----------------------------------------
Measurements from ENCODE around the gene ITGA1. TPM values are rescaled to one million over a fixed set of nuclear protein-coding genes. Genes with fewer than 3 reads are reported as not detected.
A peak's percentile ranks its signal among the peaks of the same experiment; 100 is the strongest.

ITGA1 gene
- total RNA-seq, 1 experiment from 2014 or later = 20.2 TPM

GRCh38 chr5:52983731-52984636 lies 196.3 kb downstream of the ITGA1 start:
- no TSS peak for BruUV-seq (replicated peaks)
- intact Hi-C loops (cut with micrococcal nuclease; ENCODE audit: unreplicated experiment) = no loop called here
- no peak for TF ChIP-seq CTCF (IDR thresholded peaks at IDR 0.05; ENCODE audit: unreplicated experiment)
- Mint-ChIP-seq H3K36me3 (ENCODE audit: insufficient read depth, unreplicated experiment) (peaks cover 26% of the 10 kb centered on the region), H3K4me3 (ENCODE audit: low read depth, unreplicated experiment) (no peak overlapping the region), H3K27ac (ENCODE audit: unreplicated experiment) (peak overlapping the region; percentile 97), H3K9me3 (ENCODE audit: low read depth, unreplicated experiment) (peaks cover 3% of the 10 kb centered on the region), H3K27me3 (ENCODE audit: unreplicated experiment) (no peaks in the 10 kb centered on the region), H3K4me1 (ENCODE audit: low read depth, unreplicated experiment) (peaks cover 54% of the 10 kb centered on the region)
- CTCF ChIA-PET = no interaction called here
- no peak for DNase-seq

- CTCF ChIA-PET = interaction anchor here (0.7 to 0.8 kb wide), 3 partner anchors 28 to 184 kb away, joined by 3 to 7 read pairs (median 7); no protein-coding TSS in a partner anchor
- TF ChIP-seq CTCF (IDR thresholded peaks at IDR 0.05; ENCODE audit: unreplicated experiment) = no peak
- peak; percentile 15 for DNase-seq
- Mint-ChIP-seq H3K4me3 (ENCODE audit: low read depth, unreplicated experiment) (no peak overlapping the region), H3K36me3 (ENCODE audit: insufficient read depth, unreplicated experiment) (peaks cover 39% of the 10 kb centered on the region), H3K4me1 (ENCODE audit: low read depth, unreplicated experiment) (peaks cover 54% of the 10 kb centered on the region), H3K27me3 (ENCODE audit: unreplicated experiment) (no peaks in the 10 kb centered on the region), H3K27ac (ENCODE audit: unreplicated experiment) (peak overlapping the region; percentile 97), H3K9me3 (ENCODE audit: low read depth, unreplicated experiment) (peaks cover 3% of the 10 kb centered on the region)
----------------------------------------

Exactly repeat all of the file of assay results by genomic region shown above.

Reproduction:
Measurements from ENCODE around the gene ITGA1. TPM values are rescaled to one million over a fixed set of nuclear protein-coding genes. Genes with fewer than 3 reads are reported as not detected.
A peak's percentile ranks its signal among the peaks of the same experiment; 100 is the strongest.

ITGA1 gene
- total RNA-seq, 1 experiment from 2014 or later = 20.2 TPM

GRCh38 chr5:52983731-52984636 lies 196.3 kb downstream of the ITGA1 start:
- no TSS peak for BruUV-seq (replicated peaks)
- intact Hi-C loops (cut with micrococcal nuclease; ENCODE audit: unreplicated experiment) = no loop called here
- no peak for TF ChIP-seq CTCF (IDR thresholded peaks at IDR 0.05; ENCODE audit: unreplicated experiment)
- Mint-ChIP-seq H3K36me3 (ENCODE audit: insufficient read depth, unreplicated experiment) (peaks cover 26% of the 10 kb centered on the region), H3K4me3 (ENCODE audit: low read depth, unreplicated experiment) (no peak overlapping the region), H3K27ac (ENCODE audit: unreplicated experiment) (peak overlapping the region; percentile 97), H3K9me3 (ENCODE audit: low read depth, unreplicated experiment) (peaks cover 3% of the 10 kb centered on the region), H3K27me3 (ENCODE audit: unreplicated experiment) (no peaks in the 10 kb centered on the region), H3K4me1 (ENCODE audit: low read depth, unreplicated experiment) (peaks cover 54% of the 10 kb centered on the region)
- CTCF ChIA-PET = no interaction called here
- no peak for DNase-seq

- CTCF ChIA-PET = interaction anchor here (0.7 to 0.8 kb wide), 3 partner anchors 28 to 184 kb away, joined by 3 to 7 read pairs (median 7); no protein-coding TSS in a partner anchor
- TF ChIP-seq CTCF (IDR thresholded peaks at IDR 0.05; ENCODE audit: unreplicated experiment) = no peak
- peak; percentile 15 for DNase-seq
- Mint-ChIP-seq H3K4me3 (ENCODE audit: low read depth, unreplicated experiment) (no peak overlapping the region), H3K36me3 (ENCODE audit: insufficient read depth, unreplicated experiment) (peaks cover 39% of the 10 kb centered on the region), H3K4me1 (ENCODE audit: low read depth, unreplicated experiment) (peaks cover 54% of the 10 kb centered on the region), H3K27me3 (ENCODE audit: unreplicated experiment) (no peaks in the 10 kb centered on the region), H3K27ac (ENCODE audit: unreplicated experiment) (peak overlapping the region; percentile 97), H3K9me3 (ENCODE audit: low read depth, unreplicated experiment) (peaks cover 3% of the 10 kb centered on the region)